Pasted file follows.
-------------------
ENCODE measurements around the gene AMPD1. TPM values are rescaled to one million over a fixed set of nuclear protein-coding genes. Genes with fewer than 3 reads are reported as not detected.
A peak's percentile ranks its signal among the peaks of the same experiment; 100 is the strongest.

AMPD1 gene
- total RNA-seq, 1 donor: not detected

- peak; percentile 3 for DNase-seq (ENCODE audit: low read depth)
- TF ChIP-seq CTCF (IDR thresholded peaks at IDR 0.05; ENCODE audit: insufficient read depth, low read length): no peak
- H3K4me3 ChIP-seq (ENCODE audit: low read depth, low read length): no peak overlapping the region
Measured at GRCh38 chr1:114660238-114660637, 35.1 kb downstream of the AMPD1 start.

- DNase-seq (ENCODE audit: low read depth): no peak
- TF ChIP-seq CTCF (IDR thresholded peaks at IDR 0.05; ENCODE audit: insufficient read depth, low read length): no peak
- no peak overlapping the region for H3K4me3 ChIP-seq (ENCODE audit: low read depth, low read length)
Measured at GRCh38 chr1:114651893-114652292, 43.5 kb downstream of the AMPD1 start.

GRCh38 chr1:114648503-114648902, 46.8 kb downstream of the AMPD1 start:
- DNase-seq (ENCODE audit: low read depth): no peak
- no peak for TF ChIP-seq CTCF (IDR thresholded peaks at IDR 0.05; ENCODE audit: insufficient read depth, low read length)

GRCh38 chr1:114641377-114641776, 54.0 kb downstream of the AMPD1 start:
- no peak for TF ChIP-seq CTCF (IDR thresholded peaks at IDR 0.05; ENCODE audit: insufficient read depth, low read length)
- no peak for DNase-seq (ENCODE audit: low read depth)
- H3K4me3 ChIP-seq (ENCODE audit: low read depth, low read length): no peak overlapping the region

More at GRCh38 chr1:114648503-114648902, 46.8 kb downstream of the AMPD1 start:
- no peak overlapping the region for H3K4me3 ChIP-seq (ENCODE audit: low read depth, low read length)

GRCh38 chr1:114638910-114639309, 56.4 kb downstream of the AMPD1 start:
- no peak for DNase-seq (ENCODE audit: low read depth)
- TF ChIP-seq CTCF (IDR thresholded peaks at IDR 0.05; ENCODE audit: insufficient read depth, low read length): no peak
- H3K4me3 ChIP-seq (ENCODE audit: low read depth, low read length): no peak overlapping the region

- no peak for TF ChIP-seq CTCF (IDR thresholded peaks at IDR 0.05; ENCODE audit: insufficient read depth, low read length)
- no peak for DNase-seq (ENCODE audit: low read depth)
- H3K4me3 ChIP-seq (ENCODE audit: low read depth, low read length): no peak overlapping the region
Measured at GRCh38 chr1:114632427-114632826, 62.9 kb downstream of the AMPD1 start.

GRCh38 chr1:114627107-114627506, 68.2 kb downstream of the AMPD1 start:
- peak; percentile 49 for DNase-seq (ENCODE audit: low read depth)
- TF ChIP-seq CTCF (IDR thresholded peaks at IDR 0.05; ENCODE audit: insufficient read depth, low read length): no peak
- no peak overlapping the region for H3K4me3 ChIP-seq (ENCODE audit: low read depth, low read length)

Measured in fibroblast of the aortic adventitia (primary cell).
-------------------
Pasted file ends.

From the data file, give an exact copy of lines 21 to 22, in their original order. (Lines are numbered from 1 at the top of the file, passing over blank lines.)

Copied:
- no peak overlapping the region for H3K4me3 ChIP-seq (ENCODE audit: low read depth, low read length)

GRCh38 chr1:114638910-114639309, 56.4 kb downstream of the AMPD1 start: